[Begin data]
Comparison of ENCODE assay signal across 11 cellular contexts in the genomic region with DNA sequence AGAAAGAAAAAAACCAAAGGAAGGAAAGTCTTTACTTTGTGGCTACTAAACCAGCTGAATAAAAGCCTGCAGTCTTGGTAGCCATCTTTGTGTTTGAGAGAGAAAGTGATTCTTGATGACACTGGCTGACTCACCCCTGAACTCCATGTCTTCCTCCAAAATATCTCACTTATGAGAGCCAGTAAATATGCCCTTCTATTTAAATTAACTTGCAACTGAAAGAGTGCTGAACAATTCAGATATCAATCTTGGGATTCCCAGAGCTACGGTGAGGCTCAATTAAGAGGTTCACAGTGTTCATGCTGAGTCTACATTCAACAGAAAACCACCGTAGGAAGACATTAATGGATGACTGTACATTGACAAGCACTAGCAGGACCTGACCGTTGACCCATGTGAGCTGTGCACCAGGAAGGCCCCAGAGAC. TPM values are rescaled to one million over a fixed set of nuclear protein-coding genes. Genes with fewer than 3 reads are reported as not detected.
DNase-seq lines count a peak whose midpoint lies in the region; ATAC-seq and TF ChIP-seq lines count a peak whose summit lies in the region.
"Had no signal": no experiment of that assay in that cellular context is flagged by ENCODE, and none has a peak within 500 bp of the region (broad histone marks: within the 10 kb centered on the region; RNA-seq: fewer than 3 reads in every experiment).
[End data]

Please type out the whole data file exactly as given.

Comparison of ENCODE assay signal across 11 cellular contexts in the genomic region with DNA sequence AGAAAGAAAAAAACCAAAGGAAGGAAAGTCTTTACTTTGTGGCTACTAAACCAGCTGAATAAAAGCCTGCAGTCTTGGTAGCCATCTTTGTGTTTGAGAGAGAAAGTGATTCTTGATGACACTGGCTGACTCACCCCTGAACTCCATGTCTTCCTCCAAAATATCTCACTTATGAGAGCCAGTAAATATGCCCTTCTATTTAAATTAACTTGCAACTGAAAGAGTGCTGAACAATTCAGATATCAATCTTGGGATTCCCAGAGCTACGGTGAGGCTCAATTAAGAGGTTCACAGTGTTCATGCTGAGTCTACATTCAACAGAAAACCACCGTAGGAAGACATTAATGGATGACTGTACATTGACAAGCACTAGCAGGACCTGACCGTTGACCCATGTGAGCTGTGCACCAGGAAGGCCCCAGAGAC. TPM values are rescaled to one million over a fixed set of nuclear protein-coding genes. Genes with fewer than 3 reads are reported as not detected.
DNase-seq lines count a peak whose midpoint lies in the region; ATAC-seq and TF ChIP-seq lines count a peak whose summit lies in the region.
"Had no signal": no experiment of that assay in that cellular context is flagged by ENCODE, and none has a peak within 500 bp of the region (broad histone marks: within the 10 kb centered on the region; RNA-seq: fewer than 3 reads in every experiment).